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What is the truth behind the rise in strokes? Anyone?

By Angela Harbutt
May 12th, 2015 at 8:10 pm | 1 Comment | Posted in health

News channels are awash today with the latest horror story – that strokes have risen over past 15 years among working-age people.  Cue health “experts” and charity spokespeople of various guises rushing to the TV sofa’s to point accusing fingers at the Great British public’s failure to take enough exercise, and our consumption of too much sugar/salt/fat, to explain the rise.

Newspapers are also falling over themselves to tell us that the latest health crisis is all our own fault. This is the Daily Mail‘s lead paragraph:

“Strokes among middle-aged men have soared because of obesity and lack of exercise, experts said yesterday.”

“Their research shows the number of cases is up 46 per cent on 15 years ago. For women in the same 40s and 50s age group the rise is 30 per cent.”

Or this from the Independent (with obligatory photo of a couple of fat blokes):

“Sharp rise in strokes among people of working age leaves thousands devastated by disability”

“The Stroke Association said the increase was due to more unhealthy lifestyles”

Undoubtedly health choices have a part to play in preventing strokes, perhaps a significant part for all I know, but before we all give ourselves a stroke worrying about the latest health scare let’s just be aware of the facts.

The Stroke Association study these headlines refer to, states that in 2000 there were around 4,260 hospital admissions for strokes among men aged between 40 and 54 in England, compared to 6,221 in 2014. For woman the figures are 3,529 in 2000, to 4,604 in 2014.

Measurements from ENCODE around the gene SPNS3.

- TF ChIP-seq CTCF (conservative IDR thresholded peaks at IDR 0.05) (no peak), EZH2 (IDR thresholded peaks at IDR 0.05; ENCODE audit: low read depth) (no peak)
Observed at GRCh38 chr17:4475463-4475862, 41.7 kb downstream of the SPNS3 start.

Over a similar period, the UK population has grown by over 5 million – and, according to the ONS  (since 2001) “there have been high levels of net inward migration, adding to the population at younger working ages”. I don’t have the precise numbers for England (rather than the UK) nor the increased numbers of men aged 40 to 54 living in England today compared with 15 years ago but the chances are they have risen since 2000. What matters is the % of the 40-54 year olds experiencing strokes today vs 2000, not the rise in absolute number of strokes surely?

I can’t help but wonder why the percentage changes have not been reported?

Lost in the story is also the fact that “hospital admission practice” (mentioned in passing in the press release) is also having an impact on the rise in numbers. Have we got better at diagnosing strokes over the last 15 years (probably)? Could that also account for some of the rise?

We should also note that the causes of strokes are many and various. The BBC managed to find two young stroke victims on its web site, one was a 34 year old whose stroke was caused by a (previously undiagnosed) heart condition and the second was a “very fit” (49 year old), who was “in the gym six days a week”, “ate healthily”, but had (again undiagnosed) high blood pressure. Neither of those men appear to had a stroke as a result of their lifestyle choices – far from it.

But does the BBC lunchtime news talk about either the population growth or indeed, the possible improvement in diagnosis as possible reasons for the “rise”? Does it bother to alert the “fit and healthy” that they may still be at risk of stroke even if they have a perfect diet and  take regular exercise? (eg according to the Stroke AssociationSouth Asian and black people in the UK are also at increased risk of stroke. Although the reasons for this are not completely understood, we do know that black people are twice as likely to have a stroke compared to white people and that black and South Asian people also tend to have strokes at a younger age than white people.”)

No. Nor any mention of the fact that if you have had (often undiagnosed) TIAs (mini strokes) you are at high risk; likewise you are at higher risk if there is a family history of strokes.